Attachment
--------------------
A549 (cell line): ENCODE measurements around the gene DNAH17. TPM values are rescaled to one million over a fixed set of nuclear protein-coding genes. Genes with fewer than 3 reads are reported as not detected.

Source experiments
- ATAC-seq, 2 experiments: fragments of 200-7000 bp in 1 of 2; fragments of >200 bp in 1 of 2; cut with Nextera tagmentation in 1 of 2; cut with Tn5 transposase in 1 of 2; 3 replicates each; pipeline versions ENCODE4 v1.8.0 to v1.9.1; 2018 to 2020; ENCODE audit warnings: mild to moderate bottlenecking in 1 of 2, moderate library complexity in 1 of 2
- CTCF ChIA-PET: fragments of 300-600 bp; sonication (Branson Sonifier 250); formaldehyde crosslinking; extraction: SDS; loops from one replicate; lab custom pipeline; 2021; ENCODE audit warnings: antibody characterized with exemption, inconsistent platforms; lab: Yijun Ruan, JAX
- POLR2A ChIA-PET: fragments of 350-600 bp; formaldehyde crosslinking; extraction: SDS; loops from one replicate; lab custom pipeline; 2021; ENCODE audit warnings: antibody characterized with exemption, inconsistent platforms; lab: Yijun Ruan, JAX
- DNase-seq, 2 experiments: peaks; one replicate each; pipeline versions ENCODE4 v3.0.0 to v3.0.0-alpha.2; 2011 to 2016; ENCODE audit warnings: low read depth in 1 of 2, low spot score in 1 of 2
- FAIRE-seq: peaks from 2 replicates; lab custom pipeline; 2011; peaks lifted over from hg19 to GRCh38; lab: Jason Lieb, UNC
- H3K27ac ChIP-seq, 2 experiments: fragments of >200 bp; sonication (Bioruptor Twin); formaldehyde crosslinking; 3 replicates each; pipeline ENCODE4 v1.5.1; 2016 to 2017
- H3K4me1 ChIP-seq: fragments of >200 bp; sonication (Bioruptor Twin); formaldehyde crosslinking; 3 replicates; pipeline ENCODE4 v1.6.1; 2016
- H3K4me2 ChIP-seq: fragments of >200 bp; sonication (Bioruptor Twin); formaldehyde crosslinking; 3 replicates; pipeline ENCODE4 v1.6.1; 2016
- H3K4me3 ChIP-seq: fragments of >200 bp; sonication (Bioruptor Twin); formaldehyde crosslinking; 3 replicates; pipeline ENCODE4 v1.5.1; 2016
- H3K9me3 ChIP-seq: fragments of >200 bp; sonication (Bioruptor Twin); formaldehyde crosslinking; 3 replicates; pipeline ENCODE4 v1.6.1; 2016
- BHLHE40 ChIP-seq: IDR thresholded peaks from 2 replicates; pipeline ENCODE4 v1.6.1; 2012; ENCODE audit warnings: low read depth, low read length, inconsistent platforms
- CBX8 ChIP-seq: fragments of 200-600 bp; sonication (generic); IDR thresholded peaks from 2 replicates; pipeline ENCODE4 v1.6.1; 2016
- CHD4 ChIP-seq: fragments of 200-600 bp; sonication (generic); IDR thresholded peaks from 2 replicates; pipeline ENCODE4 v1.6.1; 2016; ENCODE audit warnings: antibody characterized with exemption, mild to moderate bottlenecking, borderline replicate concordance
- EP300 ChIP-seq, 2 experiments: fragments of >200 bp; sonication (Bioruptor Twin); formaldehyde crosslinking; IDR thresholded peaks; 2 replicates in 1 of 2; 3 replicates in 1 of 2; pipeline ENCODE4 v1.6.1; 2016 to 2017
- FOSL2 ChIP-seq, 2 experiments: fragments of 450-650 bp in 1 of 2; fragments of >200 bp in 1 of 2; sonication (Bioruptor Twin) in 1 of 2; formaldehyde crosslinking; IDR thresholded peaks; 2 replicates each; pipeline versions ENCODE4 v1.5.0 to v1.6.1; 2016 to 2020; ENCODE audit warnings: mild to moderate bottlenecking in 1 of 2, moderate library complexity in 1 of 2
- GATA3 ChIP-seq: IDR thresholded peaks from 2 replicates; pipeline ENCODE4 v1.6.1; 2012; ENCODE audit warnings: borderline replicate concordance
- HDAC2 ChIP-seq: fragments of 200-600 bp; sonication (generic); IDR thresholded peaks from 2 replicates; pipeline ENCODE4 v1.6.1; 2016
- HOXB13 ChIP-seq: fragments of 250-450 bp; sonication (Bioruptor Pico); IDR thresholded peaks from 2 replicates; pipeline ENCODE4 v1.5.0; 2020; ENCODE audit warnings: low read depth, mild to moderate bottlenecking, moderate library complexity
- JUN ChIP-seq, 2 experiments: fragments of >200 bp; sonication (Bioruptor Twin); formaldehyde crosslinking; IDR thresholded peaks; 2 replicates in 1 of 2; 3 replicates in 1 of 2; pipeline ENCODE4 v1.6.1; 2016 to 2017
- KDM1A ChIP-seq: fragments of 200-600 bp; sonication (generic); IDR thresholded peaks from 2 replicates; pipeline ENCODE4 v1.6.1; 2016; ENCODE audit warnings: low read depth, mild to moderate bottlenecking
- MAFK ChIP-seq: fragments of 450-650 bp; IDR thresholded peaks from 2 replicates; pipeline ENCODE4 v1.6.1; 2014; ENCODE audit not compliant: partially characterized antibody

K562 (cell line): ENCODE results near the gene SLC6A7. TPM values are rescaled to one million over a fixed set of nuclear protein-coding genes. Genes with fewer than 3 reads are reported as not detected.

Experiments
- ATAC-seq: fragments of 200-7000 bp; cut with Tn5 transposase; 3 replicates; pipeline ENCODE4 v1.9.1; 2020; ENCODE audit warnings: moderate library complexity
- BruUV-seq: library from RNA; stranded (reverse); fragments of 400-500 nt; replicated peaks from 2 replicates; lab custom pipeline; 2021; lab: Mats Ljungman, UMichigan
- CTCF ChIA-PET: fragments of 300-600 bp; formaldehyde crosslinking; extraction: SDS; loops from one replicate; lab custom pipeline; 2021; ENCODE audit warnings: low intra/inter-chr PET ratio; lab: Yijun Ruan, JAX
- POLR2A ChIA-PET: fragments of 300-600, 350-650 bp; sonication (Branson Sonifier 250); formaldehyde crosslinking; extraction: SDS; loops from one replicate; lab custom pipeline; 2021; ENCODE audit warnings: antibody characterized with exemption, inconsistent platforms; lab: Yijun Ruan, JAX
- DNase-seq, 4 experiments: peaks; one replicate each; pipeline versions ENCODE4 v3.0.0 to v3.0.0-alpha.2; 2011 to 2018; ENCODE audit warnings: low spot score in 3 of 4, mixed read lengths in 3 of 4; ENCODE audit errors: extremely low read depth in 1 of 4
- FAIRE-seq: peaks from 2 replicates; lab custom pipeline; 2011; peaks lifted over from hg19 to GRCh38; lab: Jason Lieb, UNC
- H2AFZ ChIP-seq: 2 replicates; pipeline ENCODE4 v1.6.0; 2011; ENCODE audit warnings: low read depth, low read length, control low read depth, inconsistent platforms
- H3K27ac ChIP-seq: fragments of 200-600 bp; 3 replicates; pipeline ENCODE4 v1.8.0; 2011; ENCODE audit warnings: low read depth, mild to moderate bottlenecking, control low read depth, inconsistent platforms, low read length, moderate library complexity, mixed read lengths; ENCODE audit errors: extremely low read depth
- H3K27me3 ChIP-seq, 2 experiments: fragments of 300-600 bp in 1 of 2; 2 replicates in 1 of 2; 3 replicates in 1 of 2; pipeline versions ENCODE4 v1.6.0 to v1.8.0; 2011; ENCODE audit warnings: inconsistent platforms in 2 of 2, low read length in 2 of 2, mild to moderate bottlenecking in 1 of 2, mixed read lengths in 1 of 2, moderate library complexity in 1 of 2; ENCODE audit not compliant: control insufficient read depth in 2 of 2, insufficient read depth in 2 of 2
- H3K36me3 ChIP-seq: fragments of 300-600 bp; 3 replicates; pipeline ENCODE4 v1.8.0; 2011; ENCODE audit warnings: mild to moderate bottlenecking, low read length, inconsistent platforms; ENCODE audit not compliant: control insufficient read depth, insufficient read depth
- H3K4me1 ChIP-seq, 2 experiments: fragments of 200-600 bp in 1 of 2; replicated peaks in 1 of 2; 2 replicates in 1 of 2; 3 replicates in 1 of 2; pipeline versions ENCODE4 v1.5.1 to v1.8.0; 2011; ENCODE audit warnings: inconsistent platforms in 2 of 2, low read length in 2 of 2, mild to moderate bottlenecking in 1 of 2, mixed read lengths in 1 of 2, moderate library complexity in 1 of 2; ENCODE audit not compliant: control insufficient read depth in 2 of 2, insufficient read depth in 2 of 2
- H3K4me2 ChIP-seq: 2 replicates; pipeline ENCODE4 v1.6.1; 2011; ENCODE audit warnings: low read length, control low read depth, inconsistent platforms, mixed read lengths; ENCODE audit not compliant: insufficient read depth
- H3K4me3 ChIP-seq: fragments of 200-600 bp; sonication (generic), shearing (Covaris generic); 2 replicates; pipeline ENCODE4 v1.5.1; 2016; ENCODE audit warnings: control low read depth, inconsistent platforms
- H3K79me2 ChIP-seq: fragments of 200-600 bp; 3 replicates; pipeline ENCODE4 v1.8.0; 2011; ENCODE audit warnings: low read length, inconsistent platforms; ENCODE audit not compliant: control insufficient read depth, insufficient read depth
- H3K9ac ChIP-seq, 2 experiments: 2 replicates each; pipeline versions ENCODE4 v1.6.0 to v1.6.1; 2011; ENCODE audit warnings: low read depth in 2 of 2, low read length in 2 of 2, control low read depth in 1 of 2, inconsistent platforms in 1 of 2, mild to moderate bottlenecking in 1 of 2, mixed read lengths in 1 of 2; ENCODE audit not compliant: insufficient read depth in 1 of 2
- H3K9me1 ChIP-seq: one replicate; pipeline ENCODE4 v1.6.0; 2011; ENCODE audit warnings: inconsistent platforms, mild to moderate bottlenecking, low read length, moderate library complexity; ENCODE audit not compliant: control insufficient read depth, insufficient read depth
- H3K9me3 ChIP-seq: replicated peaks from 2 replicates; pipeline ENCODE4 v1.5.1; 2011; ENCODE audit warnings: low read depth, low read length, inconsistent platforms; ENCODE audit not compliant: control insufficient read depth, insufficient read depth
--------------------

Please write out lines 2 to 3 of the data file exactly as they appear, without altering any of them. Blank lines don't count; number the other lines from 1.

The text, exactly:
Source experiments
- ATAC-seq, 2 experiments: fragments of 200-7000 bp in 1 of 2; fragments of >200 bp in 1 of 2; cut with Nextera tagmentation in 1 of 2; cut with Tn5 transposase in 1 of 2; 3 replicates each; pipeline versions ENCODE4 v1.8.0 to v1.9.1; 2018 to 2020; ENCODE audit warnings: mild to moderate bottlenecking in 1 of 2, moderate library complexity in 1 of 2